Nuremberg Germany Museums
Few places in Germany can match Nuremberg and Nuremberg when it comes to the sheer depth of history that can be explored in these cities. From the half-timbered buildings of the 19th and 20th centuries to the current skyscrapers, it houses some of Germany's most famous museums, galleries and galleries.
What you only appreciate when you visit is how much there is to do with the children in Nuremberg. Although a popular tourist destination, it hides many of these museums and tourist attractions under the guise of "Germany really does give everything to cultivate its culture." There are many museums, galleries and galleries to satisfy the children inside, as well as a variety of food and drinks.
The German Railway Museum uncovers the dark side of railway history and documents the role that railways played in the Holocaust. In addition to its unique collection, the museum also has railway objects and documents on the history of the German Railways.
Although there is a museum-style approach to depicting the Nuremberg trials, I was struck by the lack of attention paid to the Holocaust. There is much to report about the trials that also took place at Nuremberg in 1945-46, but they focus primarily on the actions of the Allies before and during the trial and the crimes committed by the accused.
The museums themselves show a historical process that began with Hitler's birth and ended in the Nuremberg trials that took place after the war. The museum's setting depicts both the war and the Holocaust as events that were almost imposed on the Germans, rather than as initiatives implemented by the Nazis. Germany built these museums as part of its efforts to be deeply rooted in its history and aware of the facts that the Nazis used to their end.
In Germany's internal resistance to the Nazi Party, the museum devotes a large exhibition space to the portrayal of the party as a significant movement, with an emphasis on the history of the party and its members.
You will notice that there are many museums and memorials dedicated to the Second World War that deal with this theme. If you want to know more about this part of German history, you should also visit the Nuremberg Trials Memorial. We have already mentioned it, but if you are travelling with children, the museum (the website is here) will be a real highlight. For more information about the town, please visit the Tourist Information Nuremberg (Königsstraße 93), where you will find a list of attractions.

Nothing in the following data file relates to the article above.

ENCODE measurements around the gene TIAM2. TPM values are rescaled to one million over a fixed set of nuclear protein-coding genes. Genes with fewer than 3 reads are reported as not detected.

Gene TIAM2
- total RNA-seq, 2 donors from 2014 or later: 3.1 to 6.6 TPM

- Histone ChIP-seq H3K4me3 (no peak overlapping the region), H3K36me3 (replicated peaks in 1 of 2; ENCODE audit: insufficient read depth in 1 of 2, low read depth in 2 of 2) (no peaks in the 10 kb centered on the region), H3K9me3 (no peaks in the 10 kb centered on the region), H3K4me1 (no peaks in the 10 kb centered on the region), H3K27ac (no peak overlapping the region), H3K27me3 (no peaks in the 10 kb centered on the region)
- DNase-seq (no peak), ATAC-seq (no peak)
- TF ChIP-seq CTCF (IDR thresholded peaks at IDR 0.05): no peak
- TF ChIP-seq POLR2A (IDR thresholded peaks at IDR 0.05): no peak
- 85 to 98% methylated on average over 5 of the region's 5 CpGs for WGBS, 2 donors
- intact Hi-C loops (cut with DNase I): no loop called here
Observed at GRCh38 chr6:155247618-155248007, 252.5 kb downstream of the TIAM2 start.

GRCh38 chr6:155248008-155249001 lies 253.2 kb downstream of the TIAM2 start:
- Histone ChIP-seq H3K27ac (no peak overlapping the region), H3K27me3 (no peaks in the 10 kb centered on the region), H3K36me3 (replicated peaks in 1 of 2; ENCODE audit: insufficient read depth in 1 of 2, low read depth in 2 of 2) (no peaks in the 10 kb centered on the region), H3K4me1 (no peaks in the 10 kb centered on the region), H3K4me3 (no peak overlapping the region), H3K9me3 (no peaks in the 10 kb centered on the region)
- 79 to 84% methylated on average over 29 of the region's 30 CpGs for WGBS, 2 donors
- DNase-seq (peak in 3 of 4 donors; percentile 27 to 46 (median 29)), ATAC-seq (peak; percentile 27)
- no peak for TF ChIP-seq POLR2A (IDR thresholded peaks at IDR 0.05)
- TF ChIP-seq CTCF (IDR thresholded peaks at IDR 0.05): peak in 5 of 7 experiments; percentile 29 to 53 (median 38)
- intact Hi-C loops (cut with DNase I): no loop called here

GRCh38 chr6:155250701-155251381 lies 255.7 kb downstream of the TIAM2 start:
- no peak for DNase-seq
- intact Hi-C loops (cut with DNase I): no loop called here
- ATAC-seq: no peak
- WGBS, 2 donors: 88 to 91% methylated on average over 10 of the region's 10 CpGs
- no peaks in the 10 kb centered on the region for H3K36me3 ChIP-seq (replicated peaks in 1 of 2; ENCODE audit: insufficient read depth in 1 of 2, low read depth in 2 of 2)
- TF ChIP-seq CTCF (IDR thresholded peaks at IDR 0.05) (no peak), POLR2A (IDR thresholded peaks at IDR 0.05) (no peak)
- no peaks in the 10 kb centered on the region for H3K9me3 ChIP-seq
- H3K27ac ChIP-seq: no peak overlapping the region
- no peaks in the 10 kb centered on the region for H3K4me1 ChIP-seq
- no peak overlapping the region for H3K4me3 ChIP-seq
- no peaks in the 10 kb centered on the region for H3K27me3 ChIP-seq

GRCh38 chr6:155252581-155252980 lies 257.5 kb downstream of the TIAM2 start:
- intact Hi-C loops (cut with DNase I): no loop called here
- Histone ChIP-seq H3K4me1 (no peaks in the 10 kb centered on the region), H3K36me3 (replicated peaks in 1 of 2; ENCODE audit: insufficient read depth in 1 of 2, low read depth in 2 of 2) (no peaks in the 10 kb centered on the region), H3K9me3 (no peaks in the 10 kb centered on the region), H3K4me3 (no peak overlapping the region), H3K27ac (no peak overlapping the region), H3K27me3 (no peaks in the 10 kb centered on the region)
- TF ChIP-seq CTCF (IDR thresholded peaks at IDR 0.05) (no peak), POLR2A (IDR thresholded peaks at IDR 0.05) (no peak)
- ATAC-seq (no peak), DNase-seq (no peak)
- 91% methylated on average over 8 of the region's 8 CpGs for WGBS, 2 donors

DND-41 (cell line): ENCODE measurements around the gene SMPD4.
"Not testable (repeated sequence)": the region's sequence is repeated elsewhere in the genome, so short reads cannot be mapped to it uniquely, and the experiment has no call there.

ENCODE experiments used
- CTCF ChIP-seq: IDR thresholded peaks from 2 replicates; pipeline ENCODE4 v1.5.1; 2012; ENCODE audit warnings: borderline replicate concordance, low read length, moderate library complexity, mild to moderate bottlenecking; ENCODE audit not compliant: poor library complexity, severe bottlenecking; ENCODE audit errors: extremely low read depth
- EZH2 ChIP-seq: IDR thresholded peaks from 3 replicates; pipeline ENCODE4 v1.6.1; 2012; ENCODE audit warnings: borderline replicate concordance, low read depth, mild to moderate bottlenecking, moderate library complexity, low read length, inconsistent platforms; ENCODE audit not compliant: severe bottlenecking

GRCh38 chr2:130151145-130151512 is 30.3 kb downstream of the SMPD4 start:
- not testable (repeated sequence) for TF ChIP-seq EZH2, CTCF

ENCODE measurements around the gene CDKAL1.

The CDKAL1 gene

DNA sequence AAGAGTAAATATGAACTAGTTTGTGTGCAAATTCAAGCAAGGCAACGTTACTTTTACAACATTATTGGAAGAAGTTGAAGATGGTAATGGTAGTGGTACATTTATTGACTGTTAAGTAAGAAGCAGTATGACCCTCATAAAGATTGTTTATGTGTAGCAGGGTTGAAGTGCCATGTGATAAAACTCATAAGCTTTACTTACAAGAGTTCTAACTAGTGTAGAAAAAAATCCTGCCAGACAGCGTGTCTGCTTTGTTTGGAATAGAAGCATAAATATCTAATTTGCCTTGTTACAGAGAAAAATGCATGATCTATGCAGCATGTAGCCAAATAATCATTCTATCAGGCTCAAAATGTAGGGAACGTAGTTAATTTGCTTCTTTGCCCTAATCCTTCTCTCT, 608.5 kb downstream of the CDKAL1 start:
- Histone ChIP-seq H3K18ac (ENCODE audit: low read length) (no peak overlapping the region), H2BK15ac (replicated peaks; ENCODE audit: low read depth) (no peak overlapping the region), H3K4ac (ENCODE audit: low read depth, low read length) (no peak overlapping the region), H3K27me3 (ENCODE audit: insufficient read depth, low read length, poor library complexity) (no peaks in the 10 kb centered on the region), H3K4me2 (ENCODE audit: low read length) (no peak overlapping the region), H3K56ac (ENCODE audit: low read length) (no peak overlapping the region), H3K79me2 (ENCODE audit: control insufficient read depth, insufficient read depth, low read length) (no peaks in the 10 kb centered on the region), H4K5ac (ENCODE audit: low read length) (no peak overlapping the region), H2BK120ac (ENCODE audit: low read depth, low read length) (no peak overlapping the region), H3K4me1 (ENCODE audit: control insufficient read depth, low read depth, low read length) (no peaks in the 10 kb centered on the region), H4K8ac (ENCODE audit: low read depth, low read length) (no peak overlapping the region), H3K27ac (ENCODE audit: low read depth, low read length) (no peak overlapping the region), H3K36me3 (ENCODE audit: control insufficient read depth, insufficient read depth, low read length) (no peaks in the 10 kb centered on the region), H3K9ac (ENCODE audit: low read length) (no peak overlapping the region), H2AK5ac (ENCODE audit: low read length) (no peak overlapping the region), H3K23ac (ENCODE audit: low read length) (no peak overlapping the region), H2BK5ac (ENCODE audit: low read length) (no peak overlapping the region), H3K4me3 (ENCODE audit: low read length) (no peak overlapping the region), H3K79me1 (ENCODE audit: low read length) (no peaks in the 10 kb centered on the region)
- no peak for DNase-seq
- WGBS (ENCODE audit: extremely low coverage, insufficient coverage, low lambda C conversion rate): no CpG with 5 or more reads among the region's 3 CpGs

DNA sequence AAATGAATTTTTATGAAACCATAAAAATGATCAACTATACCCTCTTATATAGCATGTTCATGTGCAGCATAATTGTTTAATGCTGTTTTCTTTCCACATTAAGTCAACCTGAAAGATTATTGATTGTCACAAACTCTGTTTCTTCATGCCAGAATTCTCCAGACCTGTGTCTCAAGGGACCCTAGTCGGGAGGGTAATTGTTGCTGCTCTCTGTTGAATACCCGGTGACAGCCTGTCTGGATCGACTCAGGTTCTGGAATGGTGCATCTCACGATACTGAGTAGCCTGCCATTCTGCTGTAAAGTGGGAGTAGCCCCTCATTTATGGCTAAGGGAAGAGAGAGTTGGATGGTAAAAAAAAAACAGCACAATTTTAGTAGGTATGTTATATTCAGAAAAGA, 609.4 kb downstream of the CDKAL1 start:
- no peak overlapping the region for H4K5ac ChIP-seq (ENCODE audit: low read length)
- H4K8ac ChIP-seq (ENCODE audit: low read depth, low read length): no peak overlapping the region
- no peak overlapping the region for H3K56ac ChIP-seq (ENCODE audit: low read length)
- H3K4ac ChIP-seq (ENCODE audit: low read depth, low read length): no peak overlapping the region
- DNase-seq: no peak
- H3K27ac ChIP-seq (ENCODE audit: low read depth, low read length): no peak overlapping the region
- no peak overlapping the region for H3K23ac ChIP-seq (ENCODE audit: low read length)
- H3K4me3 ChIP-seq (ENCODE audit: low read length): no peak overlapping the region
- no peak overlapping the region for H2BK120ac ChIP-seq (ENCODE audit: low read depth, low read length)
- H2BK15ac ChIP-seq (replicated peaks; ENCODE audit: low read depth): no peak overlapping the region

Painting lovers should visit the Nuremberg Kunsthalle, which houses a rich collection of paintings by German artists. This museum can only be reached with a guided tour in German, but given that the huge room is quite empty, it can be said that it is a hidden gem of Nuremberg, especially for history and culture lovers. If you are fascinated by all the macabre, this eerie sight is worth seeing, if only for a few minutes.
Nuremberg has long been the centre of toy production, and we therefore recommend a visit to the Toy Museum, even if your toddler may still be too small to appreciate the place. Even if it sounds a bit boring to look at all the old toys in display cases, it is worth a visit.
The Museum of Industrial Culture, which documents the history of German industry, the Tucher Manor House Museum, which illustrates the high life of large merchant families, and the DB Railway Museum, which traces the growth of Deutsche Eisenbahn, are just a few museums in the city. It goes without saying that each of these museums has a special place in the history of Nuremberg and its history as a tourist destination.
German artifacts and art, from prehistory to modernity, with over half a million exhibits. The Germanic National Museum dates back to 1852 and houses objects that are connected with German culture and art from prehistory to the present day. The museum is a private museum that celebrates the history of the city of Nuremberg and its cultural heritage, as well as its history as a tourist destination.
Since 1925, the museum has housed the largest collection of Germanic artifacts in the world at the time, as well as a number of other cultural artifacts. Nuremberg has not only changed, but also the location of its museum and its history. Since 2001, the rolling warehouse has been built at several locations in Germany, making it one of the most important museums in Europe.
First of all, before you visit Nuremberg, we recommend you visit the website of the Convention Tourism Board of Nuremberg to get a better idea of all the events that will take place in Nuremberg during your stay and to learn more about this fantastic city. You can also read our guide to the best hotels and restaurants in the city and a full list of attractions in and around the museum.